If you can read this, either the style sheet didn't load or you have an older browser that doesn't support style sheets. Try clearing your browser cache and refreshing the page.

(Bloomberg)   While Elon Musk was busy touting SpaceX, Orbital Sciences went and did some science-y stuff in orbit   (bloomberg.com) divider line 54
    More: Cool, Orbital Sciences, Elon Musk, Orbital, SpaceX, Goldilocks, ATK, Dulles, Wallops Flight Facility  
•       •       •

3709 clicks; posted to Business » on 30 Apr 2014 at 10:48 AM (33 weeks ago)   |  Favorite    |   share:  Share on Twitter share via Email Share on Facebook   more»



54 Comments   (+0 »)
   
View Voting Results: Smartest and Funniest

First | « | 1 | 2 | » | Last | Show all
 
2014-04-30 10:37:03 AM  
In other words, they did nothing much and investors liked that.

THIS IS WHY WALL STREET SHOULD NOT DICTATE WHAT YOU DO!
 
2014-04-30 10:45:14 AM  
Orbital is fine, but I wouldn't call merging with ATK "sciency stuff in orbit".
 
2014-04-30 10:51:40 AM  
Did they screw up another satellite launch?
 
2014-04-30 10:56:51 AM  
Remind me who's got a manned space launch coming up in 2015, again?
 
2014-04-30 11:09:11 AM  
Merging with atk...
img.fark.net

/I guess liberty rocket is a go...
/although this more sounds like the big threes plan to hobble Spacex.
/ Elon don't care, he just announced dragon 2.
 
2014-04-30 11:30:59 AM  
Um, no, submitter.  Yes they launched Cygnus to the station, but SpaceX has sent Dragon to the station 3 times now and they just conducted the first controlled soft-landing of a liquid first stage.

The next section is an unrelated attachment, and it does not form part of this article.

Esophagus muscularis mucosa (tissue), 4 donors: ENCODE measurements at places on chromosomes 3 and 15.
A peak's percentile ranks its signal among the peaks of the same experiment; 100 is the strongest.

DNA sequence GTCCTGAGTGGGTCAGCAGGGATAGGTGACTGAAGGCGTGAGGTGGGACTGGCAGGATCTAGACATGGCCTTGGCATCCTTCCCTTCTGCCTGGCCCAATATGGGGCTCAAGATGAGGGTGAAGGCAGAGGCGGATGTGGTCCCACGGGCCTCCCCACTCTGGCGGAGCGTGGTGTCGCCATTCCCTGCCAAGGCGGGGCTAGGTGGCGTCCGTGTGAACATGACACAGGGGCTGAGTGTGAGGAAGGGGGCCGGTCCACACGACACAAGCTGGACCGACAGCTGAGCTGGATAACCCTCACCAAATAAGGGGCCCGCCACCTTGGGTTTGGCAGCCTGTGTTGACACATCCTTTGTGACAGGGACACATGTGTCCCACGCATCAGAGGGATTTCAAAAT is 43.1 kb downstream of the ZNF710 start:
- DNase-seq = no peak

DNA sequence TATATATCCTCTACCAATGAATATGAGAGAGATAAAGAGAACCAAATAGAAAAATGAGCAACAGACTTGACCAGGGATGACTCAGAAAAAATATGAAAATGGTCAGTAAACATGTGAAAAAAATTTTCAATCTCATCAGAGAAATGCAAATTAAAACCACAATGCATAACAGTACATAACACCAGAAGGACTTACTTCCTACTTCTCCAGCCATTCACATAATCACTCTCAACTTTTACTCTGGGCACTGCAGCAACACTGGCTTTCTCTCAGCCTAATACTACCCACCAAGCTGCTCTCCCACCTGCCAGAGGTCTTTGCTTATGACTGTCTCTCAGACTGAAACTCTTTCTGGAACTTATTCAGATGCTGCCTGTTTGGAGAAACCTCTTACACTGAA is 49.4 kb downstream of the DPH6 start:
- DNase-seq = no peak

SpaceX is still way out in front in this race.
 
2014-04-30 11:31:41 AM  
Competition is great for spaceflight. That said, calling Orbital competition for SpaceX is like saying Bekins is competition for Greyhound.
 
2014-04-30 11:37:47 AM  
I read through that whole article trying to find supporting facts for the headline's claim "soars out of Musk's shadow" but found nothing.  Other than they decided to be content at the little rocket's table.

Perhaps this could have been better worded thusly "Orbital Sciences gives up trying to make it on their own and makes plans to merge with Alliant Techsystem.  Investors are happy the company may not go belly up after all."
 
2014-04-30 12:15:46 PM  
*re-reads article twice*

could someone help me correlate the headline to the article? I'm having difficulty
 
2014-04-30 12:20:03 PM  
I consider this good news. Competition is good & Orbital needed to do something. They have a limited supply of their first stage engines for Antares (that's why they wanted to start buying the RD-180, but got rejected). Their second stage is already powered by an ATK engine. I have no great love of ATK (for what are basically political reasons), but their engines have a pretty good record (with one obvious exception that was dealt with nearly 3 decades ago).

Maybe they will end up serving that market that SpaceX skipped over when they dropped the Falcon 1e.
 
2014-04-30 12:22:11 PM  

The Bestest: *re-reads article twice*